THE MAYOR WROTE: “Honorable Chief Justice, I am being constantly accused by some members of the media of being involved in the release of Mr. Kesselle Mulba. The fact is that I had no knowledge of how this gentleman was released and did not participate in his release,” Mayor Koijee stated in the letter to Chief Justice Francis Korkpor.

MAYOR KOIJEE STATES that the allegation against him led him to conduct an independent investigation into the release of the armed robber. “Your Honor, I am quite disappointed that the Resident Judge of Criminal Court “D,” Judge Sikajipo A. Wollor being fully aware that he approved the release of the alleged armed robber and that I did play absolutely no part in said process, chose to remain silent on this matter when my character and reputation is being aspersed. I expected the Judge of Criminal Court “D” in particular and the Judiciary in general to have provided the appropriate and necessary clarification to the public through the press as to how this alleged armed robber was released from the Monrovia Central Prison. I strongly believe if the necessary clarifications were provided by the Judiciary, it would have laid this matter to rest,” he stated further stated.

THE CHIEF JUSTICE and the high court cannot allow the judicial branch under its watch to routinely be compromise by the missteps and questionable rulings of judges under its watch.

THE CONTROVERSIAL and questionable release of Mulbah is the latest in a long line of judicial lapses putting a stain on Liberia’s international image. A 2019 US State Department Human Rights Report noted that judicial officials and prosecutors appeared subject to pressure, and the outcomes of some trials appeared to be predetermined.

THE REPORT WAS CLEAR that while the Supreme Court has made provision through the establishment of the Grievance and Ethics Committee for the review of unethical conduct of lawyers and has suspended some lawyers from legal practice for up to five years, the public has brought few cases. “Complaints of corruption and malpractice involving judges’ conduct may be brought to the Judicial Inquiry Commission. Both the Grievance and Ethics Committee and the Judicial Inquiry Commission lacked appropriate guidelines to deliver their mandates effectively and were perceived as nontransparent and subject to influence.”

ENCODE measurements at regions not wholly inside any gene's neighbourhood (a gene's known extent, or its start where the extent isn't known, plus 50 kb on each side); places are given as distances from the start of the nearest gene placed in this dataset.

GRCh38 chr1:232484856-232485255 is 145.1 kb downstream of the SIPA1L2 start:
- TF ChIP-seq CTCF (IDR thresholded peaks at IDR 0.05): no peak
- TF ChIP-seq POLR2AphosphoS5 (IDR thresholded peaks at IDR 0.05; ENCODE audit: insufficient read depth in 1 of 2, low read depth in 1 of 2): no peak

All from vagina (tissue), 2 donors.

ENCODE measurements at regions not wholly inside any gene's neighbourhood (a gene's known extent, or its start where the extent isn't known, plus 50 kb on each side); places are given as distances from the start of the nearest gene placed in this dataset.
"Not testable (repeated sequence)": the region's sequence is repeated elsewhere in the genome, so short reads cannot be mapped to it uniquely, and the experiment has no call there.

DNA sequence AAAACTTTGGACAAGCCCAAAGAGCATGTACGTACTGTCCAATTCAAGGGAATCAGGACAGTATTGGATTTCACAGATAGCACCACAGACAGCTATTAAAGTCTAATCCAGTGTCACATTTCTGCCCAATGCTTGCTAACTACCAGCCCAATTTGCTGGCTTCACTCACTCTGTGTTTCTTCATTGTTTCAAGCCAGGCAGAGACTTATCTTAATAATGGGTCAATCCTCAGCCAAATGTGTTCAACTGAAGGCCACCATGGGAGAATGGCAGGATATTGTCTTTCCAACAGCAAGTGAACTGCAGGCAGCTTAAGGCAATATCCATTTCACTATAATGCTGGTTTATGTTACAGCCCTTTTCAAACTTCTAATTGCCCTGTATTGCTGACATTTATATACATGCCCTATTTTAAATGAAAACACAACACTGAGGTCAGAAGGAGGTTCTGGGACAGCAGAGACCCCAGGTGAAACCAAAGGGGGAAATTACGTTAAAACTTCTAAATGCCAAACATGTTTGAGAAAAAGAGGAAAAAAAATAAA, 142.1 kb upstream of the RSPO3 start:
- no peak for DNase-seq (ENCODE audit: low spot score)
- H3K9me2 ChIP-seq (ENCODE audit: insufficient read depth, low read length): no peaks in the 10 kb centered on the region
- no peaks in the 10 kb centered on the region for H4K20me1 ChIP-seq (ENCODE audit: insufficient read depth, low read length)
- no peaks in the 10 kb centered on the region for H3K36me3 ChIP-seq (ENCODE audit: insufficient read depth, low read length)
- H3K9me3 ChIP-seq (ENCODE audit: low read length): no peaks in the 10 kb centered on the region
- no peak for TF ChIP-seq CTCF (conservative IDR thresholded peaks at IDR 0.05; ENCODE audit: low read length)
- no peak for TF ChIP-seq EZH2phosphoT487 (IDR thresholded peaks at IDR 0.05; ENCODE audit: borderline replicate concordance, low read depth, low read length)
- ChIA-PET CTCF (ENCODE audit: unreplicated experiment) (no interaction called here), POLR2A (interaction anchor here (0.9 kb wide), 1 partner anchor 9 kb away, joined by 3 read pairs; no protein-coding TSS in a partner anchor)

SADLY, IN SPITE of all of these red flags, the Supreme has sat idly by and allow prosecutors and lawyers to manipulate the judicial branch through creative ways to let bad people off the hook to the detriment of Liberia’s post-war revival.

AS A RESULT, justice is not being served to many who need it. The system, with no signs of remorse, repeatedly appears to be content with what has become the new normal in Liberia, a nation where wrong is right – and right is wrong – and everyone turns a blind eye to those languishing at the bottom of the ladder in a dog-eat-dog society.

THE SAD REALITY is that the brutal civil war did little or nothing to change Liberia. The very vices that led Africa’s oldest republic to war are being celebrated daily and the justice system, the last beacon of hope for the gullible and disadvantaged, has become a major handicap in the dispensation of justice.

EVEN MORE troubling for Liberia is the awful and painful truth that the gold-plated emblem, “Let Justice Be Done to All” on the corridors of the judiciary, has lost its meaning, with justice being dispensed to the few who can afford to the detriment of so many, who cannot.